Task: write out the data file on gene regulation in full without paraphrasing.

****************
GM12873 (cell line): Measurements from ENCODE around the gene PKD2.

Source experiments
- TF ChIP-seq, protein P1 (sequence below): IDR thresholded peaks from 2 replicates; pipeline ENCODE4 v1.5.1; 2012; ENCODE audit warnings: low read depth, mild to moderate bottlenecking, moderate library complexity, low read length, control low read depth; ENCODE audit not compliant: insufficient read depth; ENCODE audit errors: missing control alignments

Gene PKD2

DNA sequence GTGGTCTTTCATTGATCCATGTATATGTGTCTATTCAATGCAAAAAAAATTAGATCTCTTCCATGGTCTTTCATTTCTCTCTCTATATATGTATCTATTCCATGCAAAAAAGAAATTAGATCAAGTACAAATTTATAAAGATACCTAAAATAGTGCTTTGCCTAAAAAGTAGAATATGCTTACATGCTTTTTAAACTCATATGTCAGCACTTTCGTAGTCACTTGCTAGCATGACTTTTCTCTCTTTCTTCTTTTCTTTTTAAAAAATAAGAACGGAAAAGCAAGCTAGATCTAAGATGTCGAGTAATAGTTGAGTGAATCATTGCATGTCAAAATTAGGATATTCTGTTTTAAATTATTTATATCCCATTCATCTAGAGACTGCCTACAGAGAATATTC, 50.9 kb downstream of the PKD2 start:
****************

GM12873 (cell line): Measurements from ENCODE around the gene PKD2.

Source experiments
- TF ChIP-seq, protein P1 (sequence below): IDR thresholded peaks from 2 replicates; pipeline ENCODE4 v1.5.1; 2012; ENCODE audit warnings: low read depth, mild to moderate bottlenecking, moderate library complexity, low read length, control low read depth; ENCODE audit not compliant: insufficient read depth; ENCODE audit errors: missing control alignments

Gene PKD2

DNA sequence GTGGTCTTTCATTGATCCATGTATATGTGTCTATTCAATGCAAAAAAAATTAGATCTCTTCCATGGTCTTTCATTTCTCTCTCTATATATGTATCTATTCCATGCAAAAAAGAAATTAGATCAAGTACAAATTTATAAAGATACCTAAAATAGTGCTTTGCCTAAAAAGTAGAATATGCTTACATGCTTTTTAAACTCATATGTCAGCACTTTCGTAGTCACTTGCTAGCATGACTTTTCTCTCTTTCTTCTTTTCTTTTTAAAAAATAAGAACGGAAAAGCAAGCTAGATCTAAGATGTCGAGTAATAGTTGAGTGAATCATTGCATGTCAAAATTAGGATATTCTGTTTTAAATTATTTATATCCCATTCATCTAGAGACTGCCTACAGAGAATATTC, 50.9 kb downstream of the PKD2 start: